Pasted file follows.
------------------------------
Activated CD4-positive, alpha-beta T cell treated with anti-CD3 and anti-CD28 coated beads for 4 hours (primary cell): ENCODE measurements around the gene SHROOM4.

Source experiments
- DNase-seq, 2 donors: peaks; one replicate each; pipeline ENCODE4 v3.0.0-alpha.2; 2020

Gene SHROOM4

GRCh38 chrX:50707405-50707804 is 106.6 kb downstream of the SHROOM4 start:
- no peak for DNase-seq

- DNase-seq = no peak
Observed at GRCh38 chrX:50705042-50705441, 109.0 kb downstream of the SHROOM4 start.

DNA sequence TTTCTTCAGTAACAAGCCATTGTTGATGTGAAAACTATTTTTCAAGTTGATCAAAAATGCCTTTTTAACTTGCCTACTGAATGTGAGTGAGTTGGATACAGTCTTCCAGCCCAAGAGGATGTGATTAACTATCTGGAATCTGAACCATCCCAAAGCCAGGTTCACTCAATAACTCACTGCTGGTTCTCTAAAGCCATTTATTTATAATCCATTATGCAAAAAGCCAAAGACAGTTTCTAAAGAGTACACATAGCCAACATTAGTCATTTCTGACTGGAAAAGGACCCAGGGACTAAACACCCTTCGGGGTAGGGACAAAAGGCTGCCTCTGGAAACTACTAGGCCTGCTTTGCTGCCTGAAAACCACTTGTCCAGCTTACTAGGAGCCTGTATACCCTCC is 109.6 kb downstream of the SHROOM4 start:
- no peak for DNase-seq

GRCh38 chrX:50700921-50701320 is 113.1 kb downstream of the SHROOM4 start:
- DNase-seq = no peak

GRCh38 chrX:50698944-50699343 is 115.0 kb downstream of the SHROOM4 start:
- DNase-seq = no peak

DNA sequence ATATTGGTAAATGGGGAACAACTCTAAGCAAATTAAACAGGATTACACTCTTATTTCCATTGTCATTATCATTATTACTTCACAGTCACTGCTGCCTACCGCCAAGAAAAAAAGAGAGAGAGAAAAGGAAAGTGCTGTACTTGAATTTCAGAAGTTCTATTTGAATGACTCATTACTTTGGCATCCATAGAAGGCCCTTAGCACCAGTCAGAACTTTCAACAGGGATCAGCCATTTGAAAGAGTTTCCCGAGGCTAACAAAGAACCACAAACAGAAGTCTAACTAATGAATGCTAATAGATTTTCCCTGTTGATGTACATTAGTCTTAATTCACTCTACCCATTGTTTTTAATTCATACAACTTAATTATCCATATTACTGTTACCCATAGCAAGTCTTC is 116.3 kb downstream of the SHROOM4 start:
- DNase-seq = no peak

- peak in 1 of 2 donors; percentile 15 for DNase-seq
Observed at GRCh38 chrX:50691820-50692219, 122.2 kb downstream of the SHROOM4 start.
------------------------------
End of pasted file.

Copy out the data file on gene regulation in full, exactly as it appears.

Activated CD4-positive, alpha-beta T cell treated with anti-CD3 and anti-CD28 coated beads for 4 hours (primary cell): ENCODE measurements around the gene SHROOM4.

Source experiments
- DNase-seq, 2 donors: peaks; one replicate each; pipeline ENCODE4 v3.0.0-alpha.2; 2020

Gene SHROOM4

GRCh38 chrX:50707405-50707804 is 106.6 kb downstream of the SHROOM4 start:
- no peak for DNase-seq

- DNase-seq = no peak
Observed at GRCh38 chrX:50705042-50705441, 109.0 kb downstream of the SHROOM4 start.

DNA sequence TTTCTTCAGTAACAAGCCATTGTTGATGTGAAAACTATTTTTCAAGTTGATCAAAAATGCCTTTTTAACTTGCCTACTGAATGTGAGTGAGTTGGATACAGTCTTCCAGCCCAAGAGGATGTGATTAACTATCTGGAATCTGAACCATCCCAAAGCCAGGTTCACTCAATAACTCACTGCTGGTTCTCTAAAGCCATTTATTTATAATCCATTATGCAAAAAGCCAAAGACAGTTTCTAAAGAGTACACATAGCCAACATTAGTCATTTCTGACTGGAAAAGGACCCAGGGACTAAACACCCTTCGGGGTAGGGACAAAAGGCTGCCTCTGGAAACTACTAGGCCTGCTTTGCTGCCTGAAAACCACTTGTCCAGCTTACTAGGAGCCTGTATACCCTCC is 109.6 kb downstream of the SHROOM4 start:
- no peak for DNase-seq

GRCh38 chrX:50700921-50701320 is 113.1 kb downstream of the SHROOM4 start:
- DNase-seq = no peak

GRCh38 chrX:50698944-50699343 is 115.0 kb downstream of the SHROOM4 start:
- DNase-seq = no peak

DNA sequence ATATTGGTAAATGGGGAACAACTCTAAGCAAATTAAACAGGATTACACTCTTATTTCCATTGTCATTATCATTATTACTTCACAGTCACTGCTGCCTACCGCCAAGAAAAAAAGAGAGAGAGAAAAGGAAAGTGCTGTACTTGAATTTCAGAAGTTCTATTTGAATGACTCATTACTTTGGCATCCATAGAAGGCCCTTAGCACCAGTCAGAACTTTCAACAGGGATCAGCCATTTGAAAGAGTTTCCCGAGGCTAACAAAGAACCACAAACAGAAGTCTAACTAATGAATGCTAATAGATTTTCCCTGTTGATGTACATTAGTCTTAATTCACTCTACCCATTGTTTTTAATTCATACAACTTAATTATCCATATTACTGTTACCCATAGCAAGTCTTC is 116.3 kb downstream of the SHROOM4 start:
- DNase-seq = no peak

- peak in 1 of 2 donors; percentile 15 for DNase-seq
Observed at GRCh38 chrX:50691820-50692219, 122.2 kb downstream of the SHROOM4 start.